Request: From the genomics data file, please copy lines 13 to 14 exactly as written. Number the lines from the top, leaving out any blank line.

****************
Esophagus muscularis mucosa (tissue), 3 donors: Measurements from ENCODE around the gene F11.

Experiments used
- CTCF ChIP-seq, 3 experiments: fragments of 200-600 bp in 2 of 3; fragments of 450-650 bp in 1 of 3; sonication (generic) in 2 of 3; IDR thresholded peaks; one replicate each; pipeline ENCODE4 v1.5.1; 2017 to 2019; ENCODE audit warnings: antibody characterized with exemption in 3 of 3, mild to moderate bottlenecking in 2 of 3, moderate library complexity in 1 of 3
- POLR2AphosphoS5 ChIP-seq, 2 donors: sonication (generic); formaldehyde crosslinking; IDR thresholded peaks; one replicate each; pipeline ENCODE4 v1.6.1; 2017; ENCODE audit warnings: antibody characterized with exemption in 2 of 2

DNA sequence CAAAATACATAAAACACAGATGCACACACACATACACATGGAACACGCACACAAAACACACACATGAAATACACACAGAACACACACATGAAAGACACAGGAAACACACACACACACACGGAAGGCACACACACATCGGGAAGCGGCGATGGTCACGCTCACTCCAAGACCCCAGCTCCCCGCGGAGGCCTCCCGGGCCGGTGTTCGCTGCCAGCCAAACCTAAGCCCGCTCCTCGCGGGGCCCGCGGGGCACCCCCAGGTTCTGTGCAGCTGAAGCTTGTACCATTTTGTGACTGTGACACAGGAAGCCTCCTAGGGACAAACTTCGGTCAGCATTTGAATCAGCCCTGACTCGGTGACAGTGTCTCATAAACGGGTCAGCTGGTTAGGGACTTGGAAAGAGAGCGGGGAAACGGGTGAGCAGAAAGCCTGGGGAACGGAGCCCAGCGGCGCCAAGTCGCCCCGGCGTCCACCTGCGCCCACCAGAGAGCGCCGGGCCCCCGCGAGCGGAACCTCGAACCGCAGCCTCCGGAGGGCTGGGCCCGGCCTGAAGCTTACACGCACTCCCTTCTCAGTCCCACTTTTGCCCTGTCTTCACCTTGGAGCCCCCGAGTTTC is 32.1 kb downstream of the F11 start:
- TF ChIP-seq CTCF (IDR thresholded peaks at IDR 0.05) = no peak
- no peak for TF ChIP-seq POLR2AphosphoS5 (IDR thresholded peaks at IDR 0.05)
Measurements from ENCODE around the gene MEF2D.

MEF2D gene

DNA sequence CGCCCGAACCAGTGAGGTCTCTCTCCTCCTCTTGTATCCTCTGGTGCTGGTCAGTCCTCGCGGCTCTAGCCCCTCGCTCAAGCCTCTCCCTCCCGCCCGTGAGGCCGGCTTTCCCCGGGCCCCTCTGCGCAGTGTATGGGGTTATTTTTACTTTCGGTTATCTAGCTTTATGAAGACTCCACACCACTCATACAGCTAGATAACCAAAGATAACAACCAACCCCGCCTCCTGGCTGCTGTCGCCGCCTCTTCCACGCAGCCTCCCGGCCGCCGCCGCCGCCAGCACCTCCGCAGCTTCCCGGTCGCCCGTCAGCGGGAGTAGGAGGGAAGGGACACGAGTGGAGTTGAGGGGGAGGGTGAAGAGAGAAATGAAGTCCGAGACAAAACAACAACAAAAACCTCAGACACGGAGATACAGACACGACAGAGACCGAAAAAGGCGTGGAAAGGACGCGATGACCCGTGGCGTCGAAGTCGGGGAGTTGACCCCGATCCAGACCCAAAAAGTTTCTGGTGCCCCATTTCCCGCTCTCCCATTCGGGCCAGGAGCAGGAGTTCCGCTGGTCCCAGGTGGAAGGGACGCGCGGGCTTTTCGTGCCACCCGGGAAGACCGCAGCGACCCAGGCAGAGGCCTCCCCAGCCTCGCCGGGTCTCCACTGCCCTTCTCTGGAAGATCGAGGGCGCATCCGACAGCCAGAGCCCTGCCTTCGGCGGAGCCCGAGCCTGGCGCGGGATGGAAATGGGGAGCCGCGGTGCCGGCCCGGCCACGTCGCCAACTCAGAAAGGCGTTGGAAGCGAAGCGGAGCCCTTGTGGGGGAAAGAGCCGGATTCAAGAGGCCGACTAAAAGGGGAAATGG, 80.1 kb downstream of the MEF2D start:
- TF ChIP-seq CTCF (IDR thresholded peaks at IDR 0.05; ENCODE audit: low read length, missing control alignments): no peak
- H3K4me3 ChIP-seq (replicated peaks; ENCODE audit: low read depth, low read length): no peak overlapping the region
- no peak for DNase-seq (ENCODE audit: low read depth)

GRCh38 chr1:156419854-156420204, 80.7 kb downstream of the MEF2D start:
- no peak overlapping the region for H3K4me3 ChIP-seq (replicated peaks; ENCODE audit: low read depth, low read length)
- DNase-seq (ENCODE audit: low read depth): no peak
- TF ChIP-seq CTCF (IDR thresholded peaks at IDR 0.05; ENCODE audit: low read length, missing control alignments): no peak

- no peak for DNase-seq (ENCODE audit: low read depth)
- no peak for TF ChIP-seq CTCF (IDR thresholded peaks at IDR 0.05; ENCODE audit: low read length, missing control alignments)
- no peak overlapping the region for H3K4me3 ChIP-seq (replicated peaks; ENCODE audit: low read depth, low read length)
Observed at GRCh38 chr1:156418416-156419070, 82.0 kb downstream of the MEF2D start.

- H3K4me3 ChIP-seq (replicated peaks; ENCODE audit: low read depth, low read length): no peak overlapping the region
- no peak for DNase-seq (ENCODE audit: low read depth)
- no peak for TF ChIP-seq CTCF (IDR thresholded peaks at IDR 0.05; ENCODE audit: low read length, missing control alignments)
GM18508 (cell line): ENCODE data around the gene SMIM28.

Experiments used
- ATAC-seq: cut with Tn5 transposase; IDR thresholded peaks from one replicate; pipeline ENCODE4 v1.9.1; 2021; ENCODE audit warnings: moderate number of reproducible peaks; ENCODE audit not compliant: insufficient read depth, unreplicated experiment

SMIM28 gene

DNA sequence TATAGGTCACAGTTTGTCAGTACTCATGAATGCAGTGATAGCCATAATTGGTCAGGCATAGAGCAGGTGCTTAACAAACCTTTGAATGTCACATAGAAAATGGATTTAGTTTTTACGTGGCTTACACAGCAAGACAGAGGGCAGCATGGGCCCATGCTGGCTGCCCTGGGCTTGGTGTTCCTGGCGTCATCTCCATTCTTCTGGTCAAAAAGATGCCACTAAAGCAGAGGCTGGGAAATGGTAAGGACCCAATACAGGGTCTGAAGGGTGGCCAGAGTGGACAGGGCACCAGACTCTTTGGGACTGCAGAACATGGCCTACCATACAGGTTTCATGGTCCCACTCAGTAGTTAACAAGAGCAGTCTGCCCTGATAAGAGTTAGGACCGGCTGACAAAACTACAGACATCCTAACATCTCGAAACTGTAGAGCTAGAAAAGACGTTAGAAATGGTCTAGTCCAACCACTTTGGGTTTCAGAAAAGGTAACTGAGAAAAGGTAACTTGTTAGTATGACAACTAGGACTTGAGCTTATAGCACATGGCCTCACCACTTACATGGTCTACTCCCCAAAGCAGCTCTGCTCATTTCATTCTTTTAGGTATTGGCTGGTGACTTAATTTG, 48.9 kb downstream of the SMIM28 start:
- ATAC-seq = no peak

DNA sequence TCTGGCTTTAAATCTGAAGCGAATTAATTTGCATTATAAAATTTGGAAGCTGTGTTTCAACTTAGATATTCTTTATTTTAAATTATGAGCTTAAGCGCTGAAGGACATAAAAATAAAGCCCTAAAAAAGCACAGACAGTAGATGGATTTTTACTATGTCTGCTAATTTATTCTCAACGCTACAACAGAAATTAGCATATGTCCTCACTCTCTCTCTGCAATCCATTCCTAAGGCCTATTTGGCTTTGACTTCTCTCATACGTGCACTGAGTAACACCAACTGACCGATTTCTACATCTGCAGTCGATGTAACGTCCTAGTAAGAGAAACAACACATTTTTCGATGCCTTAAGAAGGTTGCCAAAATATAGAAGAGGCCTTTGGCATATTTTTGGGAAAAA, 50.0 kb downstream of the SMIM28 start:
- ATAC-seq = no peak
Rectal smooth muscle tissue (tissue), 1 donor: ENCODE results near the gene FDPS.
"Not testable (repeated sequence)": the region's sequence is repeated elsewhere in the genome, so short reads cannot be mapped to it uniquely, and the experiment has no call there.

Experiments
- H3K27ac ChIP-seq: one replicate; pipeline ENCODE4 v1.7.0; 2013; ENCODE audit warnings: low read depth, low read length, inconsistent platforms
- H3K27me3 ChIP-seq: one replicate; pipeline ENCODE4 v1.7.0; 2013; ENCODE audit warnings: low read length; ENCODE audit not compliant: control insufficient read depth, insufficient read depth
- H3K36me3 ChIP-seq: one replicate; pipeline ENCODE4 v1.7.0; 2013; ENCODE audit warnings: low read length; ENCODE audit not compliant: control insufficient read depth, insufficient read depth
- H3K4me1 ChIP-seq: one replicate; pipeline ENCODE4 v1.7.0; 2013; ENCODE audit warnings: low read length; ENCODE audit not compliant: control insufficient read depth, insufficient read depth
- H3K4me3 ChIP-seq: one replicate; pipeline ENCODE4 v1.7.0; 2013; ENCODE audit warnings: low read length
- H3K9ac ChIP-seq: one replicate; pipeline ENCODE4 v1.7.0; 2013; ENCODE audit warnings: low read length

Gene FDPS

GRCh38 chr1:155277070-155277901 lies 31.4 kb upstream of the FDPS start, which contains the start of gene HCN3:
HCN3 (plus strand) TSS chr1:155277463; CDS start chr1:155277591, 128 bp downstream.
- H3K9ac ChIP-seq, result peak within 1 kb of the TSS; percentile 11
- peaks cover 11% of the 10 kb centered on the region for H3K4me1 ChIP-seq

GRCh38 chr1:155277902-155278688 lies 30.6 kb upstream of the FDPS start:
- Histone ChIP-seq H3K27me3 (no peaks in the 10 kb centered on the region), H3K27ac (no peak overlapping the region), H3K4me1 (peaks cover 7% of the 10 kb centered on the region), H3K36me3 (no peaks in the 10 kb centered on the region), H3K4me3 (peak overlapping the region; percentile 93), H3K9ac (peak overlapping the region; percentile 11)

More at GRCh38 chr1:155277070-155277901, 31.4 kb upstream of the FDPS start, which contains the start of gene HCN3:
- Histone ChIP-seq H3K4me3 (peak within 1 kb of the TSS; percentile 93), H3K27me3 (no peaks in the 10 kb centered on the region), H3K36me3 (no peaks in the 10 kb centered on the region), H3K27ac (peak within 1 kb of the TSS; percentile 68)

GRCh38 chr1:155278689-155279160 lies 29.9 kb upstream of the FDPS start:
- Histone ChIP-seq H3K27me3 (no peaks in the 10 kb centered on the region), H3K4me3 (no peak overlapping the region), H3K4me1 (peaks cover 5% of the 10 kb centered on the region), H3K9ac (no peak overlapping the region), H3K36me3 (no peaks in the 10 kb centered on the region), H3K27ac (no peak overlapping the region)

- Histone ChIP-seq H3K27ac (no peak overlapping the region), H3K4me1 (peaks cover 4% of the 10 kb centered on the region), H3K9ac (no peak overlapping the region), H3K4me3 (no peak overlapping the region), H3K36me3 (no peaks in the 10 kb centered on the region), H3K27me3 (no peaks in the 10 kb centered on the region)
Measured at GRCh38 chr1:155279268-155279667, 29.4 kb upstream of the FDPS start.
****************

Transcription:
- no peak for DNase-seq (ENCODE audit: low read depth)

GRCh38 chr1:156419854-156420204, 80.7 kb downstream of the MEF2D start: